Project“Mapping Indigenous/UVA Relations”
Mapping Indigenous/UVA Relations: Stories of Space, Place, and Histories is a participatory action methodological project that focuses on sparsely documented Indigenous relations with the University of Virginia. This project combines archival materials related to Indigenous histories and presences in and around UVA with Virginia tribal citizens’ personal digital stories that articulate Indigenous perspectives, knowledge, and stories of space, place, and histories. Digital stories are powerful and brief visual narratives that have the potential to uncover histories layered into the fabric of UVA, Charlottesville, and the surrounding areas. Centering tribal citizens not as research participants, but as research partners, shifts power dynamics inherent in traditional research methods, allowing for new knowledge to emerge that is mediated by Indigenous perspectives and returns this knowledge to communities as Indigenously-informed. This project seeks to offer an alternative to mainstream mapping techniques that, when created by Indigenous peoples, serve as a localized counter-mapping project using multi-sensorial techniques to imbue meaning and ways of knowing spaces and places. As a new modality for “sensing” Indigenous research, digital stories combined with archived materials enable us to conceptualize place not just cognitively, but through the many sensory channels of experience, revealing unspoken insights and embodied or visually-articulated life-worlds not easily captured through traditional means. Taking seriously digital stories as sense-making intimate objects, Indigenous-produced digital stories have the capacity to serve as transformative artifacts of understanding, pushing the production of knowledge – and just what constitutes this knowledge – in new directions to inform our understandings of Indigenous/UVA relations.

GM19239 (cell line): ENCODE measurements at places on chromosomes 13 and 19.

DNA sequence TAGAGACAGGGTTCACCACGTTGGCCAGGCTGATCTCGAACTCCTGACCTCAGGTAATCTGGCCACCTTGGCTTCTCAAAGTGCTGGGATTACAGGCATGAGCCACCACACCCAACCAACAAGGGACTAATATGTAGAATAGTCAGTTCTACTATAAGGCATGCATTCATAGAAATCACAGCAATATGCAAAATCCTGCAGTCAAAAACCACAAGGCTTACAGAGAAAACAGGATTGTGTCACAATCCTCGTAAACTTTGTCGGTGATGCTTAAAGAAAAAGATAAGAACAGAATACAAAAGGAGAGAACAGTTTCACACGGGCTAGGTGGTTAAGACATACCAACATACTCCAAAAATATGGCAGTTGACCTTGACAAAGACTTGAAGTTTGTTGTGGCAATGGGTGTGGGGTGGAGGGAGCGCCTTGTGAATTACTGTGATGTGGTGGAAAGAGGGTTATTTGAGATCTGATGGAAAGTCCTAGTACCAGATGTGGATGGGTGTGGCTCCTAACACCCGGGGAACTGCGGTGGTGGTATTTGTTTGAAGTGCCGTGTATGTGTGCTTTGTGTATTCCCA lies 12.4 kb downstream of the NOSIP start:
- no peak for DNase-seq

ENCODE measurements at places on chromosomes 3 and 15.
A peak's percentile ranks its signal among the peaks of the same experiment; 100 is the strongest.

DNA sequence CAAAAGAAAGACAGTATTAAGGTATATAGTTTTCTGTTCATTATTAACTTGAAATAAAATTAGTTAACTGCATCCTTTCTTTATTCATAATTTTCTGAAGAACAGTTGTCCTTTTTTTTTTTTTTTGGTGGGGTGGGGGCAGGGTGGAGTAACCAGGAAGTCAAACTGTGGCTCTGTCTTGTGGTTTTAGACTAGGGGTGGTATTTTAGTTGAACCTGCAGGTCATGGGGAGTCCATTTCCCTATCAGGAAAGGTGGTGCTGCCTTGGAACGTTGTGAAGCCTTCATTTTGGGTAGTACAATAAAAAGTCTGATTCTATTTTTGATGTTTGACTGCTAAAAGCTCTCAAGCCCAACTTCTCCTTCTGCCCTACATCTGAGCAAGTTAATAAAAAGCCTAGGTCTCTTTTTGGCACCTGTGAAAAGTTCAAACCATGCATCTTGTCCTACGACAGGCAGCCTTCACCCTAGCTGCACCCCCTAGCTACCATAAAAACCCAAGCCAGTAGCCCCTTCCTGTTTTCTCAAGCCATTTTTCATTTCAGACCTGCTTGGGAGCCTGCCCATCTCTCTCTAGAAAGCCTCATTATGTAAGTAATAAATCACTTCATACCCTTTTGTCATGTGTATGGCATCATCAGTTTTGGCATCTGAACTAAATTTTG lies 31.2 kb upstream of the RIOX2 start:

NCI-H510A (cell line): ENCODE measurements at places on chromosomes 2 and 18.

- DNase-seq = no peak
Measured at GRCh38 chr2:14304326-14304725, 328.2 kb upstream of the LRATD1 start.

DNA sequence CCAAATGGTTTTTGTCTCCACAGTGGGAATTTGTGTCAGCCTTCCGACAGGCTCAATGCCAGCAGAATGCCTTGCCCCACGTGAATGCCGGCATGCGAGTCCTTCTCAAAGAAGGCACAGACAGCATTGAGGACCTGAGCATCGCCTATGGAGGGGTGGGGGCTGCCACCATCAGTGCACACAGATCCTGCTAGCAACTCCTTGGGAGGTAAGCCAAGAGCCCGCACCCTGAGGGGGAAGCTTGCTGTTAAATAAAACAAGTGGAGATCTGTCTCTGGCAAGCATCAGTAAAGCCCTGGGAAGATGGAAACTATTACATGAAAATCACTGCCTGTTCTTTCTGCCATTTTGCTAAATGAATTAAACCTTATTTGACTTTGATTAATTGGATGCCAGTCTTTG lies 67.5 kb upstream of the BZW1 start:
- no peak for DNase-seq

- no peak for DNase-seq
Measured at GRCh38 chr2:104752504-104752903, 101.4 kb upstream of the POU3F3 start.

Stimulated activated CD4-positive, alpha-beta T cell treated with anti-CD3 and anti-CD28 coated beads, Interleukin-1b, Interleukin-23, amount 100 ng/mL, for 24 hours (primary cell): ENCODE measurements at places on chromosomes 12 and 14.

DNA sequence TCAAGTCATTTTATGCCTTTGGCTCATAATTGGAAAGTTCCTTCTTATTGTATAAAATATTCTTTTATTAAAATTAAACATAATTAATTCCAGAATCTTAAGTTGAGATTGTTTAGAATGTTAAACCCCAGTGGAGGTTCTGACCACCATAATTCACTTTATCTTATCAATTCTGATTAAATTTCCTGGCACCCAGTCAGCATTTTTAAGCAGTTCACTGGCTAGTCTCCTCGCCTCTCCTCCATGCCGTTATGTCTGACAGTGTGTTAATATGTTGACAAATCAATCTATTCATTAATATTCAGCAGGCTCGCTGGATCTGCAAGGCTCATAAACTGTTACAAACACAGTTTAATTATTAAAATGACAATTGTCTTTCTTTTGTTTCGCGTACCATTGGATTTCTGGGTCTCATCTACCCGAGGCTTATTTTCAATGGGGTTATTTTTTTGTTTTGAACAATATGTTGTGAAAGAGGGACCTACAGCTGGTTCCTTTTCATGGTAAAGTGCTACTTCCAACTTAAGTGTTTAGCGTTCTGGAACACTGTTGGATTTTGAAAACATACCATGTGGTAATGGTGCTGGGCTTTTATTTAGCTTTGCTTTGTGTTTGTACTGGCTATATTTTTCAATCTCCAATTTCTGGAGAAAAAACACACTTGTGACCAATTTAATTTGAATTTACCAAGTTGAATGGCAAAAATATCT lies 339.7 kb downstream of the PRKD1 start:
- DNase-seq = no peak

As a critical medical anthropologist, my research focuses on obesity (and related chronic conditions) at the intersections of issues related to structural violence, historical trauma, heritage narratives, and meaning-making among Indigenous communities in Oklahoma. Using collaborative and participatory methods, my research examines the socio-cultural, economic, political, and historical influences of health, while centering tribal citizens’ personal stories and meaning-making in these processes. In my current book project, Embodied Heritage: Commod Bods and Indian Identities, I examine the ways shifting patterns of participation in food and nutrition assistance programs (commodity foods in particular) have shaped Indigenous foodways; how these foodways are linked to Indigenous bodies and health; and how foodways and bodies are intertwined with structural violence, identity, and heritage.
I received my PhD in anthropology from the University of Massachusetts, Amherst, with a Graduate Certificate in Native American and Indigenous Studies. I also hold an MPH in epidemiology from the University of Oklahoma Health Sciences Center. I come to UVA from Wesleyan University where I was the Andrew W. Mellon Fellow in Native American Studies.
I am a citizen of the Choctaw Nation of Oklahoma and grew up in Tulsa, OK.